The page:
Thursday, May 02, 2013

The real purpose of Assessments

In a scene from the 1996 hit movie, Agni Sakshi, Nana Patekar confronts Jackie Shroff in a rare face-off. Jackie, playing a rich (and good samaritan to Nana Patekar's estranged wife played by Manisha Koirala) belittles Nana with  a big difference between their status. Nana, in his nonchalant tone, responds with this gem, "Just because your car is bigger than mine, it doesn't make my car any smaller or bigger than it actually is"!

Somehow, this dialogue has stayed with me over all these years. And I have interpreted it in many different ways. The one big interpretation is that in its relevance to assessments in today's education world. I interpreted it as "What others achieve (or don't) doesn't make my achievements any bigger (or smaller) that they mean to me."

We need to understand assessment in its core and entirety. At its core, assessment is a means to self-improvement in two dimensions- progress over where I was and in the context of what I can be. In either context, it is a very personal event and can't have it's bearing on or from another person's assessment state. A 15-year old child, whose paintings adorn the school walls and are worthy of being displayed in an art exhibition in the central town hall, needs to be assessed on how much more he can stretch his imagination and mature in this subject. At the same time, a child, who is branded as "good-for-nothing" has to be assessed on his ability to find his true meaning in the context of his surroundings. He has to be guided in this quest pushing him gently into the realms of the unknown.

Assessment, in its entirety, encompasses the whole, not a part of an individual. In his seminal work on appraisals (in the corporate context), T.V.Rao captured the spirit of assessment by coining the term "360 degree appraisal". Although set in a different environment, it holds equal relevance to a school assessment situation. Modern educational setups try to capture an overall picture of a child's situation by getting observations from classmates and parents to present a more complete picture of the child.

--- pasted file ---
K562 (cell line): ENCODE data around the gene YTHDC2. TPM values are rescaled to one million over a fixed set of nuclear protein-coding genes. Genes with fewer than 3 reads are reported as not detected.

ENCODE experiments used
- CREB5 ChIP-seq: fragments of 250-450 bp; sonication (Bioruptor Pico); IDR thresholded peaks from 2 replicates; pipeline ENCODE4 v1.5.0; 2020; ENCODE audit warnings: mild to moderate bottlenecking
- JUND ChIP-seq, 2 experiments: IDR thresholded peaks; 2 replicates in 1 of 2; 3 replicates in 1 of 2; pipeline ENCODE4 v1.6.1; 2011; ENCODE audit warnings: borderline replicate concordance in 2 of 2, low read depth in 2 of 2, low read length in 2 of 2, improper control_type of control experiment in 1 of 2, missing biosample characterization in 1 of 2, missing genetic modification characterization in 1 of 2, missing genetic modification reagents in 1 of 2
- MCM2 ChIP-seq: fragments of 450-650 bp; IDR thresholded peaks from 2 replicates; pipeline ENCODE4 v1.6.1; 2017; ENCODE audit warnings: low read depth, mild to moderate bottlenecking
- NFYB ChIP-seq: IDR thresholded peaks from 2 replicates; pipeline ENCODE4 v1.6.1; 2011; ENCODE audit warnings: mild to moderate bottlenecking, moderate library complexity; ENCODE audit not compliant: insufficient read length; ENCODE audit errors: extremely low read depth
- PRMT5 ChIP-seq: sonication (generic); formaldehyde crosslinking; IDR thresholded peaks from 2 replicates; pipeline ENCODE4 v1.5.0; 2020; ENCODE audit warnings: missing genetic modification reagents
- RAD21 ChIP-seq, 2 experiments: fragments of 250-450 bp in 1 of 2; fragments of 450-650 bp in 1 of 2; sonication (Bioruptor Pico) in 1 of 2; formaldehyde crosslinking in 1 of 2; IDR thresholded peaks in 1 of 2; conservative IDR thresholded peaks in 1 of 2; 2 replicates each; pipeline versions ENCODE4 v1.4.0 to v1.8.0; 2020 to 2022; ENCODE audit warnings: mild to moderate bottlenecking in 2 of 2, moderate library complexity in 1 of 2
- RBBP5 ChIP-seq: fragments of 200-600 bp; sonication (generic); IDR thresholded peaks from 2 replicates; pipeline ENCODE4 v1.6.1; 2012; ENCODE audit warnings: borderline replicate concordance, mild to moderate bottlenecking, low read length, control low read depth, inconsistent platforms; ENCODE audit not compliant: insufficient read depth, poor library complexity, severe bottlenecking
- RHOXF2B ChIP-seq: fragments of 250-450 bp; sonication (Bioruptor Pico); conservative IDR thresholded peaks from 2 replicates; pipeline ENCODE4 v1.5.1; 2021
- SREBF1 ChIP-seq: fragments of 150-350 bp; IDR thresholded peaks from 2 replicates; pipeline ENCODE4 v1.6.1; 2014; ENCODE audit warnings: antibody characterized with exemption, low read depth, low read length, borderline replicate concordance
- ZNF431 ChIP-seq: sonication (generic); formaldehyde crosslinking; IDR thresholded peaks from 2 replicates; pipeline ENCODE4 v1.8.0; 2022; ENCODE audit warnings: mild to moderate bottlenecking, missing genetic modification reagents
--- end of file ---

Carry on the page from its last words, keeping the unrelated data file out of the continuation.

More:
Over the years, I have graduated to assessing myself in a very personal and introspective mode than from an outsider's perspective (typically, my bosses, family and subordinates). It is a much less stressful activity and much more contented. The obvious question, of course, remains that of its relevance and impact on the real world that I live in. The most glaring, and hard-hitting, event is the raise in salary or position that I get because of someone else's perceptions. I believe it is also an event to be incorporated into my own assessment model. It should become a way of understanding how much I can convey to others about my worth. At another level, it should also indicate the course I would like my life to take.

Assessment is an important and a most critical component of the life of every entity- from an individual learner to an organization going right up to a nation. Shying away from assessment is like the proverbial ostrich burying its head in the sand. Methods of assessment and the actions taken can have such a very high impact on a society. A recent report by Pratham indicates the result of the No Fail policy in just two years of implementation. The reading and arithmetic levels, the two most critical performance indicators of a nation's young learners, dropped to alarming levels. This relates well to the way assessments are done, and even more importantly, the way the results are interpreted and implemented.

I am reminded of a recent post on Facebook about the experiment a Professor did in his class to explain the results of a communist versus a capitalist society. After they all agreed to settle for the average score of all students to be awarded to all students irrespective of individual performance, they found that within the year, the complete class had failed. Obviously, the top performers felt demotivated to work hard given that they would get a lower score. I didn't quite agree with the logic that since this system failed, the other one (that of extreme competition) would succeed. It never has either, given the ever-widening gap in the performance levels of students in any academic class.

Summing it up, I feel that conducting assessments is a very serious business, and should be entrusted to the right people instead of taking it as a middle- or end-of-the-term formality and, worse, as a criterion to pass a judgement over the learner's capabilities. Let the learner decide!